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Sex differences in 10-year ischemic cardiovascular disease risk prediction in Chinese patients with prediabetes and type 2 diabetes

  • The Correction to this article has been published in BMC Cardiovascular Disorders 2020 20:177

Abstract

Background

Cardiovascular disease has become a serious public health problem in recent years in China. The aim of the study was to examine sex differences in cardiovascular risk factors and 10-year ischemic cardiovascular disease (ICVD) risk in Chinese patients with prediabetes (PreDM) and type 2 diabetes mellitus (T2DM).

Methods

This was a multi-site retrospective case-control study conducted from April–November 2016 using an electronic medical record database, involving 217 PreDM and 900 T2DM patients admitted to endocrinology units in four hospitals in China. CVD risk was estimated using the Chinese 10-year ICVD risk model. The differences in 10-year absolute ICVD risk according to PreDM, T2DM < 1 year, T2DM 1–5 years or T2DM ≥5 years and sex were analyzed using ANOVA.

Results

When compared to PreDM females, males with PreDM had significantly higher 10-year ICVD risk In contrast, the opposite pattern of 10-year ICVD risk was observed in T2DM; males had significantly lower 10-year ICVD risk. Moreover, compared to T2DM females, males with T2DM had a lower proportion s with moderate or greater ICVD risk (p < 0.001). When compared to PreDM males, males with T2DM < 1 year, and with T2DM 1–5 years had no difference in 10-year ICVD risk, but had higher ICVD risk with T2DM ≥5 years (p < 0.05). Compared to PreDM females, females with T2DM in all subgroups had higher ICVD risk (p < 0.05). Among those with T2DM, hypertension rates of awareness, treatment and control were 78.60%, 65.38% and 31.10%, respectively; hyperlipidemia rates of awareness, treatment and control were lower (29.15%, 8.30% and 3.47%, respectively). Females with T2DM had higher prevalence, awareness and treatment of hypertension and hyperlipidemia than males with T2DM (p < 0.001).

Conclusions

There is a greater need for cardiovascular risk reduction programs for females with T2DM at diagnosis. Given the low numbers for awareness, treatment and control of hypertension and hyperlipidemia in both males and females, significant resources focused on them must be expended, specifically improving regular assessment of blood pressure and blood lipids. Strengthening the management of chronic diseases through adherence to evidence-based guidelines to enhance clinical treatment may reduce 10-year ICVD in patients with T2DM in China.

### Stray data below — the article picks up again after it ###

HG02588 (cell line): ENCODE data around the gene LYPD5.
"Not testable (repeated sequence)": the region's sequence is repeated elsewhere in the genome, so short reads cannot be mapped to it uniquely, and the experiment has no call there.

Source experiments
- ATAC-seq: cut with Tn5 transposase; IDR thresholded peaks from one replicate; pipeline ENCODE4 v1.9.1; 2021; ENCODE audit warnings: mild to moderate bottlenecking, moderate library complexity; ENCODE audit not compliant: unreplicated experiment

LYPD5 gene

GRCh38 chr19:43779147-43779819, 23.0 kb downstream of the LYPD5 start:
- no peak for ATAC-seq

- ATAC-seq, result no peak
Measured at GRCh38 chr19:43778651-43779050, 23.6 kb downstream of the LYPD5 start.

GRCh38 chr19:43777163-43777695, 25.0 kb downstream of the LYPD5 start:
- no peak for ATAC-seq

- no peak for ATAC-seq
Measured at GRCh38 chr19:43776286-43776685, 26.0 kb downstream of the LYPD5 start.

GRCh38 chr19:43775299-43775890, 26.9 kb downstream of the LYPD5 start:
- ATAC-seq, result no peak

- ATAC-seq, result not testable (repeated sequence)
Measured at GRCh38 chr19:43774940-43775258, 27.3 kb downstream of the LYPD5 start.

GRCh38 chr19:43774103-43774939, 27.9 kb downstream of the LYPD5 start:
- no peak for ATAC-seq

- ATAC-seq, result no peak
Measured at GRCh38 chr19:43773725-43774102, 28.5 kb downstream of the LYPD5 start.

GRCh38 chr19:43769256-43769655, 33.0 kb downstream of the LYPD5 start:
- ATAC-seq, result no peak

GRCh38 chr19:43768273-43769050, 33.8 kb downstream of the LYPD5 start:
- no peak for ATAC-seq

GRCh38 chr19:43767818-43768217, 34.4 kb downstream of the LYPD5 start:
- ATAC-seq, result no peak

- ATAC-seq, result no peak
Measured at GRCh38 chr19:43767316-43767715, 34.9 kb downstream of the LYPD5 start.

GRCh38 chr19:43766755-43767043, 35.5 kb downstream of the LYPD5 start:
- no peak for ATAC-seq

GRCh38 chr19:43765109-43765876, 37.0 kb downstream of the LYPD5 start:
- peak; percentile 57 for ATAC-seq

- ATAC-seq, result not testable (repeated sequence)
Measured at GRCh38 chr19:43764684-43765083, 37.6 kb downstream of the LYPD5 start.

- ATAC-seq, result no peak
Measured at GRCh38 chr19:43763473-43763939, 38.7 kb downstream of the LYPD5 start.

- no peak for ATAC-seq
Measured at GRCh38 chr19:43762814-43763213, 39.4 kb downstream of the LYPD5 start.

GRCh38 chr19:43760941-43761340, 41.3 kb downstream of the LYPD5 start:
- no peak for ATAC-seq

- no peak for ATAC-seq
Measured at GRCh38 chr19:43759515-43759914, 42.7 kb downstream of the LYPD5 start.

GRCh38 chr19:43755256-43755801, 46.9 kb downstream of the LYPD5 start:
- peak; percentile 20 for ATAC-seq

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Background

In 2017, the International Diabetes Federation reported that China had the highest number of adults (20–79 years) with diabetes mellitus. Its Diabetes Society refers to China as the global epicenter of the diabetes epidemic. About 114.4 million Chinese adults have diabetes, and its prevalence is expected to rise to 119.8 million by 2045 [1]. Overall, the prevalence of type 2 diabetes mellitus (T2DM) is similar in women and men in China, the prevalence among men was 12.1% and among women was 11.0% [2]. Prediabetes (PreDM) has dramatically increased in China, rising from 15.5% in 2007 to 50.1% in 2010 [2, 3]. According to the 20-year China Da Qing Diabetes Prevention Study [4], 93% of persons with PreDM will progress to overt T2DM in 20 years, imposing a large health and economic burden on China. In addition, PreDM is also an important risk factor for the development of cardiovascular disease [5].

Recently, ischemic cardiovascular disease (ICVD) is increasing in China, although it appears to have fallen over the past 2 decades in the US and Europe [6]. In 2013, the age-standardized mortality rate for ischemic heart disease increased by 2.6% and for stroke increased by 28.8% [7]. About 2 out of every 5 deaths is from cardiovascular disease, the leading cause of death in China [8]. Some evidence suggests that T2DM confers a stronger excess risk of cardiovascular diseases in women than in men [9, 10], yet a National Health and Nutrition Examination Survey (NHANES) [11] in the US showed that women in the midlife years have historically been at a lower risk for overall vascular events than similarly aged men. Therefore, examining sex differences in ICVD risk and preventing ICVD in China in those already diagnosed with T2DM are important goals in diabetes care.

A Chinese task group of the national Fifteen Project developed sex-specific optimal 10-year risk prediction models in the China MUCA study cohort II [12]. Distinct from models developed in Europe, the Chinese 10-year ICVD risk model estimates total ICVD risk (both coronary heart disease and stroke). It is appropriate for Chinese racial and ethnic groups and has been incorporated into current Chinese guidelines for cardiovascular disease prevention. Although several studies have used the 10-year ICVD risk in Chinese adults, its prediction of sex differences in those with PreDM and T2DM has not been reported [13,14,15]. Hence, in the current study, we examined CVD risk factors and used an established ICVD tool to examine the 10-year ICVD risk in male and female Chinese adults with PreDM and T2DM. This study may identify groups at higher risk, the consequence of which is that health care providers could use this information to deliver lifestyle modification programs or pharmacological interventions within diabetes care that target the most vulnerable groups.

Methods

Design and sample selection